The smaller the unit, the greater the accuracy.

The distribution is done by the executor himself, who firstly can judge this better in the daily business anyway and secondly thus relieves the project manager. The forecast becomes sufficiently accurate if the executor uses the time intervals specified above for the tasks.

Task time and effort of the work package

Ideally, the effort of the work package specified by the project manager matches the sum of task times estimated by the executor. So, if the work package from the example has an effort of 20 hours and the executor estimates 8 tasks at 2 hours each, 3 tasks at one hour, and 4 tasks at 15 minutes each, then the workload calculation is clear.

However, work packages are often scheduled with some reserve or offered to a customer. For example, the total task time could be 18 out of the 20 possible hours in the work package. What then happens to this reserve of 2 hours? These two hours are then distributed according to the same scheme as described above.

The same applies if not all tasks are assigned task time. The time not included in task time is considered like the reserve and distributed equally. Octaved Flow behaves in the best possible way in all cases, even if not all data is complete. Of course, the calculation is more accurate when more data is available.

The third possible case is that the task time is greater than the work package effort. This is usually a rather unpleasant case, which certainly requires further steps. Nevertheless, a workload should be calculated even in this case. Octaved Flow then uses only the task time. It stands to reason that the statement of the performer while he is busy with the subject is a better starting point for the calculation. In other words, there is no reserve here to distribute.

Assigned tasks

If a person is assigned to a task, the "higher sticks" principle applies and this assignment is counted as higher than the assignment in the work package. The same applies if multiple people are assigned to a task.

Good to know

It is technically possible to assign multiple people to a task, but organizationally it is usually rather inconvenient.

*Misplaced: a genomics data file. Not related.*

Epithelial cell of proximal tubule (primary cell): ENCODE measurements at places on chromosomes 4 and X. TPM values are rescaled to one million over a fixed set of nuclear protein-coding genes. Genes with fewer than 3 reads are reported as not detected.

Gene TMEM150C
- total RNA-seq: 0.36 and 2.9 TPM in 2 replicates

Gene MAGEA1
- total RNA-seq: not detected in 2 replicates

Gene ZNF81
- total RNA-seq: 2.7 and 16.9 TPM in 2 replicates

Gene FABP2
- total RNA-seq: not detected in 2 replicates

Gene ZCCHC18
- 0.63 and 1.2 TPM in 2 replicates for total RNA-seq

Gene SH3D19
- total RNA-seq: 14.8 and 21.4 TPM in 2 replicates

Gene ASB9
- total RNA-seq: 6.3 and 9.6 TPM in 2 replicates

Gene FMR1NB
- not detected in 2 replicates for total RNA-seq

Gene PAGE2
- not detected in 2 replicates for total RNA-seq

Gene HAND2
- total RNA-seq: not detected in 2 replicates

If there is no assignment of people to a task, Octaved Flow assumes that this task is done by the executors of the work package.

Note: When multiple performers are assigned to a work package, the accuracy of the calculation is improved by having tasks assigned to only one of the performers. This also provides more clarity as to who in this team of performers will do exactly what task.

Planning of tasks

For tasks, the realization period can also be independent of the effort. If the performer schedules 15 minutes for a task and plans it over two days, then they will implement the task on one of the two days, they just don't know which one yet. For calculation purposes, 7.5 minutes per day is used.

Workload indicator bar

The workload bar shows the sum of all work packages. In the example above, only one work package was assumed at a time, but usually executors have several work packages in parallel or at least overlapping.

The daily working time of the user is taken into account to indicate an overload. The upper bar indicates the daily working time. Anything over this top bar turns orange.

Octaved Flow works on a daily basis to calculate and display workload.

No time limit

  • For work packages without a time limit, statements can only be made about the task time, and even here, only as far as specified.
  • If the work package has no time limit and no task time is specified, no statement is possible, it has no influence on the calculation.

No planning

  • If the work package has no planning with start and end date, but the tasks are planned, only the tasks with task time are used in the calculation.
  • If the work package has a start and end date, but the tasks are not scheduled, the start and end of the work package will be used for the tasks in the calculation.

Time bookings

Time bookings are not taken into account, because they have too little significance for determining the remaining effort. For example, if 80% of the time is used up in a work package, this does not necessarily mean that 80% of the work package has been completed.

Other procedure

If more precise statements are desired, for example the more exact utilization of supporting project roles, then the division of the work packages is a good first approach to achieve this.

In conclusion

At the end of this rather long tutorial, you see that Octaved Flow behaves as it should. Complete transparency about the algorithm used in Octaved Flow is important because you rely on the utilization bars and their calculation basis for your capacity planning.

Because the world isn't perfect, it's good to know that Octaved Flow is doing the best it can with the data at hand, even if not all project stakeholders are tracking their data optimally.